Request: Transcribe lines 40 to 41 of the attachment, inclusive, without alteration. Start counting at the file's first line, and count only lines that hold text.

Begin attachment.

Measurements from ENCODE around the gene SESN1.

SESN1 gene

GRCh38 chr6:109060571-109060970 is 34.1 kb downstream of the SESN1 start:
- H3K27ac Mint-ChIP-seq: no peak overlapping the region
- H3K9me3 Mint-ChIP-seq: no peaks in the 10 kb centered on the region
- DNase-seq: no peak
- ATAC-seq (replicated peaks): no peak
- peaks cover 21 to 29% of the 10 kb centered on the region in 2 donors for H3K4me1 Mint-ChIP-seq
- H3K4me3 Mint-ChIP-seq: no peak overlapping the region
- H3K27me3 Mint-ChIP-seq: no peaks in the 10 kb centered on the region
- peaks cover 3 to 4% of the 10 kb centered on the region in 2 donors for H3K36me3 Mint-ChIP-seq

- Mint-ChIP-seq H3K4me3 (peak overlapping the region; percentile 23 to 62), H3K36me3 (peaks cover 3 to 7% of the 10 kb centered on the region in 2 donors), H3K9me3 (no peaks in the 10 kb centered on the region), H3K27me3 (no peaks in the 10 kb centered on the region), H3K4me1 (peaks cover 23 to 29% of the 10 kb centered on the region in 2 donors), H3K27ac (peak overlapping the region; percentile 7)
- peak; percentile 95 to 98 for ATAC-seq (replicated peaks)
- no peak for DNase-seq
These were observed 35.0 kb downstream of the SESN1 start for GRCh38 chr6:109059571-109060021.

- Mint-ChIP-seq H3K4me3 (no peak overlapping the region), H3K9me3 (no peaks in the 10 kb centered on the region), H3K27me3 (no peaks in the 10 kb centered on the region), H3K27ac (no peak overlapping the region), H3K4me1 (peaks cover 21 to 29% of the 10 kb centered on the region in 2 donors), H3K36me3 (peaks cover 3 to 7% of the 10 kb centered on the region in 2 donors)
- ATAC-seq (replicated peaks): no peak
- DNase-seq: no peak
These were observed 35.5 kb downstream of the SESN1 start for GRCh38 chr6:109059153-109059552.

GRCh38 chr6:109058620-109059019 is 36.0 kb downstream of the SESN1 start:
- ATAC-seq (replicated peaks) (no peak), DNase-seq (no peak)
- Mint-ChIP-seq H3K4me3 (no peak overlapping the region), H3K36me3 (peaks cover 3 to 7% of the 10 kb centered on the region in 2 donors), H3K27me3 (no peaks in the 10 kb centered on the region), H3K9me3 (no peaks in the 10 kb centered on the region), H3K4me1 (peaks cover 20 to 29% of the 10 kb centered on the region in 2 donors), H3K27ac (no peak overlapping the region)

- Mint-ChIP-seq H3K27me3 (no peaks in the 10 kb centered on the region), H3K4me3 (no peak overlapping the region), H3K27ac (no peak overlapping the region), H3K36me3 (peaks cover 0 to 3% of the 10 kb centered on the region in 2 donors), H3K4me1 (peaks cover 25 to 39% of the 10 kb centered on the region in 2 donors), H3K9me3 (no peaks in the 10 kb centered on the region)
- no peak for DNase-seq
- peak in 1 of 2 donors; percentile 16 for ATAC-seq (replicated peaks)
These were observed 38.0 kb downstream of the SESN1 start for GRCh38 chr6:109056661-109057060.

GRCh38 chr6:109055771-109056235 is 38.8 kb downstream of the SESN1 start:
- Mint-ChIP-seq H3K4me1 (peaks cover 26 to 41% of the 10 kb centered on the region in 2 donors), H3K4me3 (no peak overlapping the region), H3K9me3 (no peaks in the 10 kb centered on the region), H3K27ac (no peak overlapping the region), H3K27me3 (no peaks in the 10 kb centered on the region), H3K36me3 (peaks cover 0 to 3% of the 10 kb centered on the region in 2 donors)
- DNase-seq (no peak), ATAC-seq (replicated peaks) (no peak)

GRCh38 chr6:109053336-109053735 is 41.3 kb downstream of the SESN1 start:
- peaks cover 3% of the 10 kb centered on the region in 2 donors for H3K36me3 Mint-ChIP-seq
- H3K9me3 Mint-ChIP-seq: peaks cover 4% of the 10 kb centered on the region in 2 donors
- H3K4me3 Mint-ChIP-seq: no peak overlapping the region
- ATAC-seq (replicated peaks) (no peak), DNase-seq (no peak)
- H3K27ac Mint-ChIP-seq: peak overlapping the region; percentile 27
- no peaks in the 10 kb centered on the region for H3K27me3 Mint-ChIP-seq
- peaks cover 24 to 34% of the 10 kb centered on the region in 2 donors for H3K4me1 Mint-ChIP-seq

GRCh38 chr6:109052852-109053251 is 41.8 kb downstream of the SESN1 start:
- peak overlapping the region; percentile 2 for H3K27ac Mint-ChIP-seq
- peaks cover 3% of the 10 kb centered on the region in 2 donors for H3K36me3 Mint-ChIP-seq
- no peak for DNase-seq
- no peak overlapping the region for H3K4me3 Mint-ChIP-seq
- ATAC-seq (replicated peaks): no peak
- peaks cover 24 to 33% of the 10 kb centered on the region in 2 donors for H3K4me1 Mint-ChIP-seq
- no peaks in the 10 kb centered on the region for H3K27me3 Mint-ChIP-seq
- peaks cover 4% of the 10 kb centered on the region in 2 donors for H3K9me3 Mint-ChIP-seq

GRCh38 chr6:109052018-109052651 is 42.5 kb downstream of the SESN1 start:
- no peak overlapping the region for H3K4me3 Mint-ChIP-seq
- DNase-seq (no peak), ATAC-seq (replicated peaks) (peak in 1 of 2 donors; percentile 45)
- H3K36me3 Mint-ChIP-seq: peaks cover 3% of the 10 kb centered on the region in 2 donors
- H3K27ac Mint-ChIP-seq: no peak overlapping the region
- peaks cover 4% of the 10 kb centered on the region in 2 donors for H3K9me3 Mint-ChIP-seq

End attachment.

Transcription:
- peaks cover 3% of the 10 kb centered on the region in 2 donors for H3K36me3 Mint-ChIP-seq
- no peak for DNase-seq